Language and Encoding Lab
Judd Morrissey
Wednesday, 1-4
SC 1227

Course Description

This is a workshop for writing and textual experimentation within networked and programmable media. Writers are asked to consider computer code both as language and as a medium for programmatically sculpting language through the capability of machines to "read," "write," reconfigure, parse and proliferate textual material. We explore a variety of established and emerging forms of electronic writing including interactive hypertexts, hypermedia works combining text with sound and/or image, computer-generated poems and narratives, sited and installed digital texts, and viral and distributed narratives. The workshop is structured to accommodate readings/screenings and discussions of electronic work, technical tutorials, lab time for experimentation, and presentations of student projects for response and critique.

Course Requirements

assignments: In addition to exercises and readings, students will be present at least one work in progress for workshopping as well as a mid-term and a final presentation. Works in progress may be derived from in-class exercises or independently, but should consider the experiments and techniques introduced in the class lab sessions.

individual meetings: I will provide the opportunity for individual meetings for feedback, discussion, and tutorials at mid-term and towards the end of the semester.

Attendance: It is very important to attend every class. Most topics build on previous lessons and discussions, and missing a session will reduce your ability to successfully complete assigned projects. We will begin promptly at 1pm, as we will have a lot to cover each week. If you arrive later than 1:30 without having provided a reasonable explanation in advance, you will be marked as absent. If you accumulate three absences, an automatic No-Credit will be given. Please also keep in mind that it is expected that no absences will be unexcused, that is, if you cannot make a session, it is your basic responsibility to contact the instructor in advance.

Course Structure

Our weekly sessions will typically be divided into three activities:
1) workshop: presentations of works-in-progress and responses
1) lab: instructor-led writing exercises, group activities, time for writing and making.
3) discussion of readings and screenings

Technically, we will be examining and writing within three types of web-based coding languages and using them in combination: a)mark-up language(xhtml / xml) b)[client-side] scripting language (javascript) c)[server-side] programming language (php).
web languages

To enable server-side scripting, we will be using MAMP.
explanation of client-server architecture

Weekly presentations:

Each week, beginning week 3, two students will present works-in-progress to the class in the form of a reading, performance, or distributed url. Students may wish to send links to the rest of the group in advance of the presentation in order to receive more substantial feedback. If you intend for us to spend time with your piece beforehand, please let us know in class on the previous week and then send the file within 2-3 days (by Saturday).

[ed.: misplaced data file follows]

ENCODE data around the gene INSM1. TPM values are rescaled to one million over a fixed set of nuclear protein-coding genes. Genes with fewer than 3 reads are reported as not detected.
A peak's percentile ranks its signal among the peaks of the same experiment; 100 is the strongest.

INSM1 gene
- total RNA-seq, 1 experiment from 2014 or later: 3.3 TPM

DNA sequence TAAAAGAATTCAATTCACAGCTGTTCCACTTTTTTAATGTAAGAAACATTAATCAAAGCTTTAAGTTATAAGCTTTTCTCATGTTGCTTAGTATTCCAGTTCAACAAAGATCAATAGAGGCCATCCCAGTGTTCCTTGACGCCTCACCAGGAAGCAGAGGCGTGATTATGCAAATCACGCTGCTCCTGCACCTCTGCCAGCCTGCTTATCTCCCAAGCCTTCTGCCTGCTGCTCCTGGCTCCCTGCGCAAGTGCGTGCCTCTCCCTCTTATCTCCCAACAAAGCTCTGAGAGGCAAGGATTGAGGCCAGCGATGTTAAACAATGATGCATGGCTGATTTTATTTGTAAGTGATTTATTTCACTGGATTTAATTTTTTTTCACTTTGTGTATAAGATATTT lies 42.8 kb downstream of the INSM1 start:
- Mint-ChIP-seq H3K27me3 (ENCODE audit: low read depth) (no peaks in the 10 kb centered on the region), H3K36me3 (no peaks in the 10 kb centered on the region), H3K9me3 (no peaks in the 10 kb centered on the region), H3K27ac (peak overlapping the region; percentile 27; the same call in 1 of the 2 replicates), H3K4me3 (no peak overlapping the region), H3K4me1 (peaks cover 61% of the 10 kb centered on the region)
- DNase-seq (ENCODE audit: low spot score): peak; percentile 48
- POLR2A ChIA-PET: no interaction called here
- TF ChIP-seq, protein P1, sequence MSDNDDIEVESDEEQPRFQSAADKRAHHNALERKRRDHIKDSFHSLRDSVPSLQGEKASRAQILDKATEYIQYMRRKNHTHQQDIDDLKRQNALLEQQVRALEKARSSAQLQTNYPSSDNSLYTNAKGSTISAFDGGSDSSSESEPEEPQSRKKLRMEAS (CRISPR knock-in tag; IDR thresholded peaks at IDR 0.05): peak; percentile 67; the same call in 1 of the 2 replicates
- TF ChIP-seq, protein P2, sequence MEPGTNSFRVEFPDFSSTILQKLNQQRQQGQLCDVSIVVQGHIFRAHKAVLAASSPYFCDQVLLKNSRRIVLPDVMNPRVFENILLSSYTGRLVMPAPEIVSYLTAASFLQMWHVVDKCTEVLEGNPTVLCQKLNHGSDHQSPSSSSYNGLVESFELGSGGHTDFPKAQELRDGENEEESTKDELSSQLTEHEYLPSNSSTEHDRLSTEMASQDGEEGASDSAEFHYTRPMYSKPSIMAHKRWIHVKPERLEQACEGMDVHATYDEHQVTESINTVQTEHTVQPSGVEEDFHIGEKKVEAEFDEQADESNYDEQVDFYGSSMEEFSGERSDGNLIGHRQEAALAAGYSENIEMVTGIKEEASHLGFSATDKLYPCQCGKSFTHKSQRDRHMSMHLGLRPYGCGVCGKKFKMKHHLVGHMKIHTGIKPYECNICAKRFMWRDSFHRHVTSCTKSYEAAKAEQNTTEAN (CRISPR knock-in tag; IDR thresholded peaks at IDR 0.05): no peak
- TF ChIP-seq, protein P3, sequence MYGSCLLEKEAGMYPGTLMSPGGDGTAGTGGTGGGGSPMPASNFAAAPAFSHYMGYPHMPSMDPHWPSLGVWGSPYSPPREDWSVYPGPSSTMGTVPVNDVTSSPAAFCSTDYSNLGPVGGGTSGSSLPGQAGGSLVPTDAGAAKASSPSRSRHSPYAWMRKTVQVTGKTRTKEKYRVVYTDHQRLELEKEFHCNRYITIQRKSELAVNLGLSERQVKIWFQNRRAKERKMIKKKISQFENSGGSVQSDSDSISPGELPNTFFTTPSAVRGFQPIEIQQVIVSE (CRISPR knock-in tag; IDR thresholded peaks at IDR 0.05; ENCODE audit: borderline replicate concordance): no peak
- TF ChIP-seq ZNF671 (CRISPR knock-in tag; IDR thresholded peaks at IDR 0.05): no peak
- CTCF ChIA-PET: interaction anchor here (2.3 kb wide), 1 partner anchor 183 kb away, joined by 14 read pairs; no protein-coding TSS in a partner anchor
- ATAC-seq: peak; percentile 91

Syllabus note: Please note that the syllabus is updated weekly and, while it provides an overall framework, it is by no means a static document and should be referred to often.


Sites / Collections
Electronic Poetry Center
Electronic Book Review
Electronic Literature Organization Collection, vol.1
Iowa Review Web
OPENPORT Festival and Symposium

xhtml / css / javascript


Weekly Schedule

week 01

course introduction with screening of various works
Language and Encoding: A Generative Exercise
reading (code & language): Glazier, from Digital Poetics
web-work: Glazier EPC page

hypertext links:
Vanevar Bush: As We May Think
How the Internet Works
Robert Coover, The End of Books

html resources:
web: w3schools tutorials
book (recommended): any book that covers both xhtml & css (shop around)

week 02

Mark-up languages, taxonomies, and compositional space
reading: from Perec, Species of Spaces
from Mallarme, Un Coup De Des
assignment: html as compositional space.

week 03

electronic text & visuality
Selected works from UBU
handout: historical and contemporary visual composition examples
assignment: Deliberate, architectural, defined, graded: encoded visual composition

week 04

language reprocessed: composing with code
Readings (virtuality/embodiment): Hayles, from How We Became Posthuman

week 05

procedural and performative poetics
additional readings: Caroline Bergvall, Christian Bok, Nathan Brown
exercise: processed/recombinatory composition

lab resources:
Table of Forms

week 06

(machine-)reading as (machine-)writing
Readings: Jackson Mac Low
John Cage, Writing For the Second Time Through Finnegans Wake
web-work: Noah Wardrop Fruin,
Regime Change

lab resources:
Joyce reads from Wake
Wake full text

week 07

lab with individual meetings
Readings: Florian Cramer, Words Made Flesh

week 08

readings / presentations of mid-term work

week 09

Spring Break

week 10

electronic text & temporality
critique/discussion of works presented weeks 3,4, & 5
web-work: Cayley, Translation

week 11

electronic text and networks
community, semantics, textual trends

week 12

compositional systems: half-finished heavens

week 13

lab with individual meetings

week 14

Final Presentations

week 15

Final Critiques